Fiat 500X — Charming little crossover

By Jim Meachen and Ted Biederman

Fiat's newest entry in North America, the 500X — a sub-compact crossover — takes the best of the Fiat 500 design and molds it into a tiny people mover with a fun-to-drive personality offering a very comfortable and pleasing interior. It's practical and it gives the struggling brand a new lease on life in North America.

We found the original tiny 500 to be a cuddly little creature, a hoot to be seen in when it first came out, but impractical for a great majority of people. The hot-rod version of the 500, called the Abarth, brings giggles and grins as you toss it around corners and scoot ahead of the pack at the stoplight, but it serves best as a second or third car. The bigger 500 L that reached market a couple years ago is indeed family friendly, but a rather dowdy small wagon that we do not find appealing.

The charming 500X has functionality, performance and a pleasing personality; a small vehicle that you will look forward to jumping into at the start of a new day. And it's a true family car, a hauler for four adults or a respectable cargo carrier with 32 cubic feet of storage. Granted, its cargo-carrying ability doesn't match up to others in the segment, but the little car's pleasing traits more than make up for its lack of a few cubic feet behind the seats.

The 500X offers all-wheel drive and a serious sport driving mode, and perhaps ironically it is the first Fiat that carries a lot of Chrysler DNA, as a sister vehicle of the well-regarded and hot-selling go-anywhere Jeep Renegade. The chief difference is the 500X's unique suspension system for better on-road performance.

At the same time it has nearly eight inches of ground clearance, bolder wheel arches, and bigger wheels that give it a slightly more muscular appearance. Designers have left intact the character and iconic features of the Fiat 500, but in a larger and more mature package. On the exterior, design elements like double headlamps, a trapezoidal nose, the signature “whiskers and logo” face and the rounded clamshell hood pay homage to the original 500. The Italian design carries through to the interior with clever storage, body-colored instrument panel, a circular cluster display, an excellent up-high seating position, iconic door handles and controls that are generally intuitive.

The all-wheel drive version of the 500X comes with the Jeep brand's unique disconnecting rear axle allowing for reduced parasitic loss when all-wheel-drive capability is not needed, improving fuel efficiency. And the Dynamic Selector system allows the driver to choose from three modes — (Auto, Sport and Traction +) — to gain the most suitable vehicle configuration in different driving conditions.

And there-in is one of the big differences between the 500X and virtually any of the small crossover segment. Dial in the Sport setting, and you feel like you're behind the wheel of an entirely different car. It makes the handling noticeably crisper — and more rewarding — and it holds the gears longer giving the feeling of better performance especially at mid-range speeds. We found it very entertaining, but for normal driving chores and with any hope of attaining the advertised gas mileage numbers, it's best dialed back to the default Auto setting.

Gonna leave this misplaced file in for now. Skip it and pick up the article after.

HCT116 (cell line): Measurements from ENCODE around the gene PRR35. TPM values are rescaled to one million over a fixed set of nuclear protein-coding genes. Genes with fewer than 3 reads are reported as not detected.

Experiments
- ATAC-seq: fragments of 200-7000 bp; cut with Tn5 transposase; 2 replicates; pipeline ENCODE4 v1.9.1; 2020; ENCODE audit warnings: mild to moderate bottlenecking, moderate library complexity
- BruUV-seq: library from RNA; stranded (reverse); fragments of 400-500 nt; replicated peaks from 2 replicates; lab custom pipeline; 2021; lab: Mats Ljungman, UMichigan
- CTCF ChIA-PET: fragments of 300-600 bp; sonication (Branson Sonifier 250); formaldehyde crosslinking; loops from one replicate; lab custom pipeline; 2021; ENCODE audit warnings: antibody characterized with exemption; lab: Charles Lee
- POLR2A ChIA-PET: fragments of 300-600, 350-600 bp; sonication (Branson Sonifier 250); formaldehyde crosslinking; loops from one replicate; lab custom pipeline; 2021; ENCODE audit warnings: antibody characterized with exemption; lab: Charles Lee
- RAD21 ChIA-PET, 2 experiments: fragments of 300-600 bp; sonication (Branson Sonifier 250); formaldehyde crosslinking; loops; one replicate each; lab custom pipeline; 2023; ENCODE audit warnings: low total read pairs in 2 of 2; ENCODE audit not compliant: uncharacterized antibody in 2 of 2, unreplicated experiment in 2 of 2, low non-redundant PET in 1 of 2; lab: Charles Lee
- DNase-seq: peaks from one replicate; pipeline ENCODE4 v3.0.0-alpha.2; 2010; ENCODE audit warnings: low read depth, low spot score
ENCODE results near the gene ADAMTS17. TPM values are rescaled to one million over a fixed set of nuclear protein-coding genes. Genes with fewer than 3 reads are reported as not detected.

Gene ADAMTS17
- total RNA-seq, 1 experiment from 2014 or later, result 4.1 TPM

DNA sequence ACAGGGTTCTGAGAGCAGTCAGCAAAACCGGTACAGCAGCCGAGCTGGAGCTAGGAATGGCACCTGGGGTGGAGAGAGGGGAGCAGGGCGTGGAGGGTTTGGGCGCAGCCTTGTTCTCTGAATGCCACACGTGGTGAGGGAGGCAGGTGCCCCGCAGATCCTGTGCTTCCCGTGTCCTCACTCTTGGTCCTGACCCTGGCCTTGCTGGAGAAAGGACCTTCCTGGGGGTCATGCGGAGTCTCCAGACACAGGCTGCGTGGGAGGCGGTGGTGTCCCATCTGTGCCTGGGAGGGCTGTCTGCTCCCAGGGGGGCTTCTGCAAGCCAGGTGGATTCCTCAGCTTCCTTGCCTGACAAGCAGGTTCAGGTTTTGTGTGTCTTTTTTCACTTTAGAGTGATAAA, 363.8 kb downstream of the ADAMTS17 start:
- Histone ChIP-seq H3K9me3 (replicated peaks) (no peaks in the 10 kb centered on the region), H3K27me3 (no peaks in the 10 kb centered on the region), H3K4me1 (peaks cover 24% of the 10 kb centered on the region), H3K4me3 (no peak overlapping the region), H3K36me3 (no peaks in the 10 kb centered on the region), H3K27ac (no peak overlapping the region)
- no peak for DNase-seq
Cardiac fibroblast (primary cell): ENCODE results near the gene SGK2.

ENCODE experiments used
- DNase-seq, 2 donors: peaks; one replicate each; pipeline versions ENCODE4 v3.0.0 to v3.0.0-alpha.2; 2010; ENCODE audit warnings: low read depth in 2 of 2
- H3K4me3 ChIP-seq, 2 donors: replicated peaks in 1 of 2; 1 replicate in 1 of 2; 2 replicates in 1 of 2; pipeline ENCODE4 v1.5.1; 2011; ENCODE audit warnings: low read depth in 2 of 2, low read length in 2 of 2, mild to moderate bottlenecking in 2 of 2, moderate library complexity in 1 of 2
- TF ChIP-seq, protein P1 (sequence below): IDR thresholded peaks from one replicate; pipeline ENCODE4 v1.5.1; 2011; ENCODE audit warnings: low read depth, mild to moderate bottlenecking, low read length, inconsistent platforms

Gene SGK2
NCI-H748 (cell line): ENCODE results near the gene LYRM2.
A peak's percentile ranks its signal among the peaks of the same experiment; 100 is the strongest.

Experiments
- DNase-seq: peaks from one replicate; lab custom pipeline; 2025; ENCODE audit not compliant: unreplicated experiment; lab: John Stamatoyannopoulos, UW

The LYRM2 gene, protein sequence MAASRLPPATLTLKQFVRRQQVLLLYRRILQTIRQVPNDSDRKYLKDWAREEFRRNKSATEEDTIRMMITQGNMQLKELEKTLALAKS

The 500X is available in five trim levels: Pop, Easy, Lounge, and for a more athletic look, Trekking and Trekking Plus. There are two engine options, but most Fiats will go out the door with the energetic 2.4-liter four-cylinder making 180 horsepower and 175 pound-feet of torque mated to a nine-speed automatic transmission. Only the base Pop trim beginning at $20,900 gets the smaller 1.4-liter four making 160 horsepower and 184 pound-feet of torque. The 2.4-liter has been measured from 0-to-60 in 8.7 seconds with a quarter-mile time of 16.8 seconds @ 82 mph. That sounds modest (although good for the segment), but we found the printed numbers don't convey the performance offered up by the 5
00X once behind the wheel.

The Easy trim starts at $23,200 and offers such standard features as 17-inch alloy wheels, the selectable drive modes, keyless ignition, leather-wrapped steering wheel and shift knob, height-adjustable cargo panel, rearview camera, the Uconnect interface with five-inch touch screen, satellite radio and Bluetooth phone.

Move to the top Trekking Plus with all-wheel drive, and 18-inch alloy wheels, leather upholstery, eight-way power driver's seat, dual-zone climate control, upgraded audio system and blind spot monitoring are among the standard features for $29,900. Our Trekking edition all-wheel drive test car carried a bottom line of $28,600.

Base price: $20,900; as driven, $28,600
Engine: 2.4-liter 4-cylinder
Horsepower: 180 @ 6,400 rpm
Torque: 175 foot-pounds @ 3,900 rpm
Transmission: 9-speed automatic
Drive: all-wheel
Seating: 2/3
Wheelbase: 101.2 inches
Length: 168.3 inches
Curb weight: 3,278 pounds
Turning circle: 35.3 feet
Luggage capacity: 12.1 cubic feet
Cargo capacity: 32.1 cubic feet
Fuel capacity: 12.7 (regular)
EPA rating: 30 highway, 21 city, 24 combined
0-60: 8.7 seconds (Car and Driver)
Also consider: Chevrolet Trax, Honda HR-V, Mazda CX-3

The Good
• Fun-to-drive nature
• Stylish, well-made cabin
• Generous standard equipment

The Bad
• Below average fuel economy

The Ugly
• Cargo space on the short side